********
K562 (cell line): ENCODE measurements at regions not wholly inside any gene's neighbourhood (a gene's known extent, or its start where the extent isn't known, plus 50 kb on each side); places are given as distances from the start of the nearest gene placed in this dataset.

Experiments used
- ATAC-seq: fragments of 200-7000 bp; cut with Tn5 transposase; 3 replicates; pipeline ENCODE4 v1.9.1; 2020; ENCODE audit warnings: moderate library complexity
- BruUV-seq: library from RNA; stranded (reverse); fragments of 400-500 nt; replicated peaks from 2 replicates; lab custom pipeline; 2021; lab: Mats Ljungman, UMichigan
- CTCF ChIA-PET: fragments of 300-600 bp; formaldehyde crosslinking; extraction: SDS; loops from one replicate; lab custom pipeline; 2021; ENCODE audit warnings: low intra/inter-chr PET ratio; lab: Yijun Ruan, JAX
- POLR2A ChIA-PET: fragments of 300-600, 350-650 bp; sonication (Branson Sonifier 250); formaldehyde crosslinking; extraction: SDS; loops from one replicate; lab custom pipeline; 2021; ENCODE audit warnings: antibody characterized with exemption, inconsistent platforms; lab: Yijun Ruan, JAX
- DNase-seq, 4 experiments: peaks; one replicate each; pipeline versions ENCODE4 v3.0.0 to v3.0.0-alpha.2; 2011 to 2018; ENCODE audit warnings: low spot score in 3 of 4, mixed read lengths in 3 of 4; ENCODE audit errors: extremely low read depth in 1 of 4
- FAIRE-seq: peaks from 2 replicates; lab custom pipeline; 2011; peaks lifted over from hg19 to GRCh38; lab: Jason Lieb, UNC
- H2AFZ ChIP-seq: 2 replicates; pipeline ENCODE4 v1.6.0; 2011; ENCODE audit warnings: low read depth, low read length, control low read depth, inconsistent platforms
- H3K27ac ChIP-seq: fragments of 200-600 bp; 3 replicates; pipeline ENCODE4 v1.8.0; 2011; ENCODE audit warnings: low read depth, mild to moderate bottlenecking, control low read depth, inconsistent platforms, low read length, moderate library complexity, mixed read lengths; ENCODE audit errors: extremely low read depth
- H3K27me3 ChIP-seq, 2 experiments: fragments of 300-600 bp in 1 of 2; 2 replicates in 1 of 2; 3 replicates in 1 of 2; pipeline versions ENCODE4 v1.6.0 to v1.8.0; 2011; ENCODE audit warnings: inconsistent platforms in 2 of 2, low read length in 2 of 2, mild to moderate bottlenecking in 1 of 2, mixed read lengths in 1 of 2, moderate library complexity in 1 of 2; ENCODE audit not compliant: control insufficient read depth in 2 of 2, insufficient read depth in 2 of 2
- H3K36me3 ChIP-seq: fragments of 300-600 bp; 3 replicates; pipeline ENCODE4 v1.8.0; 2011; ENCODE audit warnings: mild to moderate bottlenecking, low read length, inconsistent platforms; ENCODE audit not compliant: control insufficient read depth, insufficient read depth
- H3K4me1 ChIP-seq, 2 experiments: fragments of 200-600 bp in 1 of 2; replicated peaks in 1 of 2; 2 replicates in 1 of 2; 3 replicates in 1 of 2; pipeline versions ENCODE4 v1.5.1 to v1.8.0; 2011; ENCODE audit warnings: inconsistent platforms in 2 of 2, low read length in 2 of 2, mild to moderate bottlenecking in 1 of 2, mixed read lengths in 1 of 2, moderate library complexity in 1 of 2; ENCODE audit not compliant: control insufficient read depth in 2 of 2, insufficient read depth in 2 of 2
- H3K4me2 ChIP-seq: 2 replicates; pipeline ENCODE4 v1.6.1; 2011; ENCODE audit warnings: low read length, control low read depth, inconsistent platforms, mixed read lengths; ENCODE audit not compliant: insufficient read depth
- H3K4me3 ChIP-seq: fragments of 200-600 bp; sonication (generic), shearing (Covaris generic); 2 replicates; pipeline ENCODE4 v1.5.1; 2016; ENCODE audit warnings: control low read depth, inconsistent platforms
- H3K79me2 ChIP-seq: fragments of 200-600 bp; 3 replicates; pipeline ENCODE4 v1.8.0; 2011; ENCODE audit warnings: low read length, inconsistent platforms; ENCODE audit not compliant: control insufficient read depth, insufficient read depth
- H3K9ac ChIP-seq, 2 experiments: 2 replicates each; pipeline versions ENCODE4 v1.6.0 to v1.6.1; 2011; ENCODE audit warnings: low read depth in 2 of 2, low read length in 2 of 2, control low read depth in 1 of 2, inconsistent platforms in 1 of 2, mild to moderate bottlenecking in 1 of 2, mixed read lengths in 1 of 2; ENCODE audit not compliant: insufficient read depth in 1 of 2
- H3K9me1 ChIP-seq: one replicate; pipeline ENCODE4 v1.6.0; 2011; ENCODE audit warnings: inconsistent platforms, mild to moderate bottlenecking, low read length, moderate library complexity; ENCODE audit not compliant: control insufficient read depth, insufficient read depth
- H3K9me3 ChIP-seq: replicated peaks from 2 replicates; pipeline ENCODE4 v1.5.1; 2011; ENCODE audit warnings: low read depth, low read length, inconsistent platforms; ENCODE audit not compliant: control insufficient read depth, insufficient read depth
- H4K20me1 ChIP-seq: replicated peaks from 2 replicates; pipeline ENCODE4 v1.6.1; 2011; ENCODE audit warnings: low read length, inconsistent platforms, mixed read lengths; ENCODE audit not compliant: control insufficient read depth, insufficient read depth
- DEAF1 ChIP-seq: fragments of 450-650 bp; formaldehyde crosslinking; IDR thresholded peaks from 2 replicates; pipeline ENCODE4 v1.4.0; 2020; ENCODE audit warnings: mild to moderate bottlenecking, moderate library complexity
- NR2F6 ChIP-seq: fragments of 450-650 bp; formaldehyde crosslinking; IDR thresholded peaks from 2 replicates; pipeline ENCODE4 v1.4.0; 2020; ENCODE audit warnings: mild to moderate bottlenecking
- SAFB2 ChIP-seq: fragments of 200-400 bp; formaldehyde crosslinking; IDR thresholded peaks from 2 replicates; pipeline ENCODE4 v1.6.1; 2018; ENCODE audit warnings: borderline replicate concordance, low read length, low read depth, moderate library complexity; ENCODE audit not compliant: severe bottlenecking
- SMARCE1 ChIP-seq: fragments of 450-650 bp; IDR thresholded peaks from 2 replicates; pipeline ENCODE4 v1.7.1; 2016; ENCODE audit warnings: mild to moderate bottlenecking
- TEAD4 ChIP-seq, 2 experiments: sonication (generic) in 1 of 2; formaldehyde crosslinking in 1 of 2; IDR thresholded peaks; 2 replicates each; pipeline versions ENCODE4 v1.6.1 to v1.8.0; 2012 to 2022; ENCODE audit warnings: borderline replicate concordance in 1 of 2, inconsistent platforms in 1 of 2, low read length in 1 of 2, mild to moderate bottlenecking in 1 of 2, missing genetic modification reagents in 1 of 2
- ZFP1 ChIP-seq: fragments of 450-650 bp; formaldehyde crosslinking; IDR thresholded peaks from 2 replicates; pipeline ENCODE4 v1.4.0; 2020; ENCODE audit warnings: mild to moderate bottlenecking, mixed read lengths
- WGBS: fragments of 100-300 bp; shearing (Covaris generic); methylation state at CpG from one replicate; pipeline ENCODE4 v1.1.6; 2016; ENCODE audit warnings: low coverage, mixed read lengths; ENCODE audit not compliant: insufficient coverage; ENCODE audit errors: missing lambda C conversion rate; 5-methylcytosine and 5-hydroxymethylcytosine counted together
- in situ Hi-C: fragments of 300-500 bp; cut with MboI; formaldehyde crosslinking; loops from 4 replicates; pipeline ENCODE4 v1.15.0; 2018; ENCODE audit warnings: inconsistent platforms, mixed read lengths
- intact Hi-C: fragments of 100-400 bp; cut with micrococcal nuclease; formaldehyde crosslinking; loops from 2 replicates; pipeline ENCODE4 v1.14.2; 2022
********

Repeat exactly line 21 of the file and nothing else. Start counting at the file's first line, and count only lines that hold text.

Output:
- DEAF1 ChIP-seq: fragments of 450-650 bp; formaldehyde crosslinking; IDR thresholded peaks from 2 replicates; pipeline ENCODE4 v1.4.0; 2020; ENCODE audit warnings: mild to moderate bottlenecking, moderate library complexity